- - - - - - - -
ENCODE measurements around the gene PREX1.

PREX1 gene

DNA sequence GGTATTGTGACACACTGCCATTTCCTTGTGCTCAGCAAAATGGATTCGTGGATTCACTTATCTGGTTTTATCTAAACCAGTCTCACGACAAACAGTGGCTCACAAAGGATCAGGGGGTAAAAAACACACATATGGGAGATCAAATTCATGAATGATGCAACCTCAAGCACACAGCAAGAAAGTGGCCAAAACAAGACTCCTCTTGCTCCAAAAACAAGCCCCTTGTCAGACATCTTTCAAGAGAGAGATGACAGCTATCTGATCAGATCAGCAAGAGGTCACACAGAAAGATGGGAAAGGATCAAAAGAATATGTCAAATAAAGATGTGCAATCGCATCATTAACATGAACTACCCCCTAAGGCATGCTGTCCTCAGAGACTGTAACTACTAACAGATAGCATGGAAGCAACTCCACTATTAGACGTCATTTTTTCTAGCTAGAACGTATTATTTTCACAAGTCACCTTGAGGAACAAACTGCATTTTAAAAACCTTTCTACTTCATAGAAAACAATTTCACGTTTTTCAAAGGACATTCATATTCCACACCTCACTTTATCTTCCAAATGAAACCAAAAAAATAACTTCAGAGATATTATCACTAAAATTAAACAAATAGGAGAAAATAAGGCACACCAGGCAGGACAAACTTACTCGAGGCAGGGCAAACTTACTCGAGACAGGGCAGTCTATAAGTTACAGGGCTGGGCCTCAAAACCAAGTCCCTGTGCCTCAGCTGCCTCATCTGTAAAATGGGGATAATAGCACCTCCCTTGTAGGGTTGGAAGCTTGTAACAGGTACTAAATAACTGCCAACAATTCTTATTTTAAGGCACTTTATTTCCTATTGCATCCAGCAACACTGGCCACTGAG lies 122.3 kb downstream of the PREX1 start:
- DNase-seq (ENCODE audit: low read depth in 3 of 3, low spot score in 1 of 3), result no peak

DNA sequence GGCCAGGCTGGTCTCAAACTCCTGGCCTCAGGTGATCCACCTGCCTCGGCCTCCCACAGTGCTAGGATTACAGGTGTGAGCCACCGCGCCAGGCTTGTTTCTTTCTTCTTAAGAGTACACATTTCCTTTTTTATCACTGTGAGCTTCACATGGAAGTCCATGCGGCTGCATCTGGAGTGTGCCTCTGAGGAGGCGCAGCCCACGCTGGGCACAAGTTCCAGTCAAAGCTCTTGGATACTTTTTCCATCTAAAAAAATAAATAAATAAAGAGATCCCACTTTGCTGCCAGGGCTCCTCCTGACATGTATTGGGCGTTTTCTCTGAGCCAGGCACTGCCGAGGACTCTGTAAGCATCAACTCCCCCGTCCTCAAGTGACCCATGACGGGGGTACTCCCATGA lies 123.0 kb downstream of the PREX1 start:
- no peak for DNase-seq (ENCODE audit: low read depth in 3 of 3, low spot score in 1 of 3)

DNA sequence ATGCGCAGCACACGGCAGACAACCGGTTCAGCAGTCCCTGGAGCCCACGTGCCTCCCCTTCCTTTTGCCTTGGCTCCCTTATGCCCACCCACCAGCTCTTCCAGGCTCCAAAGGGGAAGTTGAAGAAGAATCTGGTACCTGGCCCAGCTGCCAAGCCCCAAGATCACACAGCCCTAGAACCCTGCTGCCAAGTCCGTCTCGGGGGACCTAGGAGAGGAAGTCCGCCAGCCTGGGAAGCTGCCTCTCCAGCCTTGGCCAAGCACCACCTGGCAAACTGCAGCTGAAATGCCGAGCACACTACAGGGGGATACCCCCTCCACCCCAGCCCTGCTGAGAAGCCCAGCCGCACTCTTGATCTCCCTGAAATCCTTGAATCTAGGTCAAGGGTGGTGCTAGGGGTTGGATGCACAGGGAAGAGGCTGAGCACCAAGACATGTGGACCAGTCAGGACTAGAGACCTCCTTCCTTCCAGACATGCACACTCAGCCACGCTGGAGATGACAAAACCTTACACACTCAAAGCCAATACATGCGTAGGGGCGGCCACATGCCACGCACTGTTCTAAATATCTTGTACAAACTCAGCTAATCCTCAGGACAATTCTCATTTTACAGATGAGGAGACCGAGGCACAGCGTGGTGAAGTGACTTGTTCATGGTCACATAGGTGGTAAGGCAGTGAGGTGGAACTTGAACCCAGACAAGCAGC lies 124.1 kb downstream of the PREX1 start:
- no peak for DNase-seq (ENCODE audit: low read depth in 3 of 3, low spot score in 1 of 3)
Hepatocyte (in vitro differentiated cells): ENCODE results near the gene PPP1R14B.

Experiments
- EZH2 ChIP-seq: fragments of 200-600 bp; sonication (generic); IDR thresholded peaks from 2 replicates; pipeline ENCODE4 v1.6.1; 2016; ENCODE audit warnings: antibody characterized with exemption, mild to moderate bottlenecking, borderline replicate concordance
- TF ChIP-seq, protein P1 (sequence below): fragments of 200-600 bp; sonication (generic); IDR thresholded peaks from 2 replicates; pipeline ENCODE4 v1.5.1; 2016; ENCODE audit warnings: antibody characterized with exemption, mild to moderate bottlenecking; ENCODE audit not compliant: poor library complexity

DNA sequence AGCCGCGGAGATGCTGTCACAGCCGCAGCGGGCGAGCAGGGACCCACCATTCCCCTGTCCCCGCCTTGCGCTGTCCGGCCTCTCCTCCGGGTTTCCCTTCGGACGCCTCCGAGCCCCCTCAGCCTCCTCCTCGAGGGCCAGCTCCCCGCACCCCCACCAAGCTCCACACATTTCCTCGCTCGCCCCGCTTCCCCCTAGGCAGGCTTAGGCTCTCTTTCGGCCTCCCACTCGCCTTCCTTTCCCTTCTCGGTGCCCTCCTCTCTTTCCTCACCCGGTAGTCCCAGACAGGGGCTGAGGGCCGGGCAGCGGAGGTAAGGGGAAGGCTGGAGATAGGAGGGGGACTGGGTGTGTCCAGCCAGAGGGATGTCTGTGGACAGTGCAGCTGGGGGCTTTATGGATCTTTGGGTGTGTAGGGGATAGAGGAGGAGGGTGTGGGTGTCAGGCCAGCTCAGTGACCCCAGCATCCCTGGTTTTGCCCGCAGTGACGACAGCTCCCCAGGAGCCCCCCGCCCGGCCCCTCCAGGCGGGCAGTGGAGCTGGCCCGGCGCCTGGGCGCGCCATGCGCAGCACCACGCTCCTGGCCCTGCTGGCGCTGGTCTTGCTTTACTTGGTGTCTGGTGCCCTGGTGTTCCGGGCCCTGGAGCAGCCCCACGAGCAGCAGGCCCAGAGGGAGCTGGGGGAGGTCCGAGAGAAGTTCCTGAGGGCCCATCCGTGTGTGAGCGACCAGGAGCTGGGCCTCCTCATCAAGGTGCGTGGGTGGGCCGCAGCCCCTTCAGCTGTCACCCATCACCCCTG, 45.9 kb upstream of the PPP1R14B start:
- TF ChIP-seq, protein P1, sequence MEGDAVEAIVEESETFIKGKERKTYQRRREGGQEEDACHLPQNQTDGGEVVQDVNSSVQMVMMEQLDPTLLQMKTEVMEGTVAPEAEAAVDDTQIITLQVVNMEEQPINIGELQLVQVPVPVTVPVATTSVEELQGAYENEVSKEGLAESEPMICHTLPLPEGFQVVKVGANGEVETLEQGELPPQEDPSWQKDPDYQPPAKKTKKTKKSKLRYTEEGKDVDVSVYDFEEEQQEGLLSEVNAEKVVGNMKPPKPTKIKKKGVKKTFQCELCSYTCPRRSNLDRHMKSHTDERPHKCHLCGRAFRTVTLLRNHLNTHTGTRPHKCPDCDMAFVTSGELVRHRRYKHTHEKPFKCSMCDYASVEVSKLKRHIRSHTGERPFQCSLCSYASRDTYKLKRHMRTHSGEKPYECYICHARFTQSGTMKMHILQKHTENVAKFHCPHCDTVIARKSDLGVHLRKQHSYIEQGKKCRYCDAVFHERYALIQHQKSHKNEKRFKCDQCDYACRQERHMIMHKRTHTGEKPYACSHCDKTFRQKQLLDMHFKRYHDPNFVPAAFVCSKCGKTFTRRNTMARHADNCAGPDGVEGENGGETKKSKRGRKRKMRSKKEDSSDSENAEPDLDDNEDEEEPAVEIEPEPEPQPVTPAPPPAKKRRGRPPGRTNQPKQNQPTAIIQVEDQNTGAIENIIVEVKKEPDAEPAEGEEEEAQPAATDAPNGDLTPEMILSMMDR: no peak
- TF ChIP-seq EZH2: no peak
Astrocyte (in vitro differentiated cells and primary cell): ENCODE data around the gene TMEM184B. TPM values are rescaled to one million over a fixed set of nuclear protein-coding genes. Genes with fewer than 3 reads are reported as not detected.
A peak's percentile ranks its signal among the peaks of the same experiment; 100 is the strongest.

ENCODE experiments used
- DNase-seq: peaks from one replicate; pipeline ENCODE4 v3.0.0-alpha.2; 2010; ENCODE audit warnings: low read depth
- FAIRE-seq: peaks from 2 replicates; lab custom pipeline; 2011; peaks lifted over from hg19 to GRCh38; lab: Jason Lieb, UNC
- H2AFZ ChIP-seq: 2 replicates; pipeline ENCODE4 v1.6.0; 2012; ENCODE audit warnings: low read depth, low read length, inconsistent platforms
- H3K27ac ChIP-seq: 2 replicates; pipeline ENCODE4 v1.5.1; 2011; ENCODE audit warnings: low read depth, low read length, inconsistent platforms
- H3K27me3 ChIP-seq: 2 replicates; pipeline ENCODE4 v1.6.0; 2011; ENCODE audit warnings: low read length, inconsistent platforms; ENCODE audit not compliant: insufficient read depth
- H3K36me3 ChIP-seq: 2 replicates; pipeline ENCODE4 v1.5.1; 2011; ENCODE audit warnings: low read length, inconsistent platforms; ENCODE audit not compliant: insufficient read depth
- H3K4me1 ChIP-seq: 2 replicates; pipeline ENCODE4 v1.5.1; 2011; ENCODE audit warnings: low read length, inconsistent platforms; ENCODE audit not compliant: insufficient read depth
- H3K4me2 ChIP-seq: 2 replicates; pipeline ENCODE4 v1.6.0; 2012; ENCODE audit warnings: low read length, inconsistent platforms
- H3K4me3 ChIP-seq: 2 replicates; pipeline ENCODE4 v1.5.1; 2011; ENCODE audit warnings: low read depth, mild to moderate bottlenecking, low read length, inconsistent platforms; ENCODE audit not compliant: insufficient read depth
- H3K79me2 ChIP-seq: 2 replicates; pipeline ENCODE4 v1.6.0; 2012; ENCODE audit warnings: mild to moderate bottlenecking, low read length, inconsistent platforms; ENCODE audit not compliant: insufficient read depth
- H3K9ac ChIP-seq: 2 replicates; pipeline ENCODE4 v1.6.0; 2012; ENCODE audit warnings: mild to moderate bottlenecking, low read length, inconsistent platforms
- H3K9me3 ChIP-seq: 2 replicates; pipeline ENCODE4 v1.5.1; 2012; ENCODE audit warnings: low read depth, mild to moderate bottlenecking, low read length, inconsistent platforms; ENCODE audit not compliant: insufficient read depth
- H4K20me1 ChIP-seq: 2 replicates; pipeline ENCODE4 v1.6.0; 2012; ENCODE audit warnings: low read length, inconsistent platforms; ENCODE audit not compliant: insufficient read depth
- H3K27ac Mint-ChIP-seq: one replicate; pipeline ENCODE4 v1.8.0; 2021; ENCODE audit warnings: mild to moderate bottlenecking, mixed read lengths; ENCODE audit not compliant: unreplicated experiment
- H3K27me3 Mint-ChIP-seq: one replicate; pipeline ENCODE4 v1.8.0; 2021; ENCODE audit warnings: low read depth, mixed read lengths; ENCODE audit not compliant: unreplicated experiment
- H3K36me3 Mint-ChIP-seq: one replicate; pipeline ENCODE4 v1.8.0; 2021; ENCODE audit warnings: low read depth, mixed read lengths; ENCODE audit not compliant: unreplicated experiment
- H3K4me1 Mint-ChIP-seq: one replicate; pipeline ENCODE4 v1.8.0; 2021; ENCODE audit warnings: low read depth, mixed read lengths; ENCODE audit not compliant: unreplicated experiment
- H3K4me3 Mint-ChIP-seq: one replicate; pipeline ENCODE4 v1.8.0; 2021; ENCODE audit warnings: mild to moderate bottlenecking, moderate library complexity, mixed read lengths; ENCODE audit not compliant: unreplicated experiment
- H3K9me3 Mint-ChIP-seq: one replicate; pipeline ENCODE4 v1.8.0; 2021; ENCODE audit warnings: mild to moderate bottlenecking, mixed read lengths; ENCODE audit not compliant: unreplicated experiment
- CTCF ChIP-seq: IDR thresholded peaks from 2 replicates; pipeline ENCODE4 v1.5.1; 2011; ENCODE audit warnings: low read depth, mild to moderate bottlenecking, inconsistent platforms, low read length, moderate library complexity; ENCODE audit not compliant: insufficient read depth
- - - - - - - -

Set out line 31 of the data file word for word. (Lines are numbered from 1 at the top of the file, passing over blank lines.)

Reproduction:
- H4K20me1 ChIP-seq: 2 replicates; pipeline ENCODE4 v1.6.0; 2012; ENCODE audit warnings: low read length, inconsistent platforms; ENCODE audit not compliant: insufficient read depth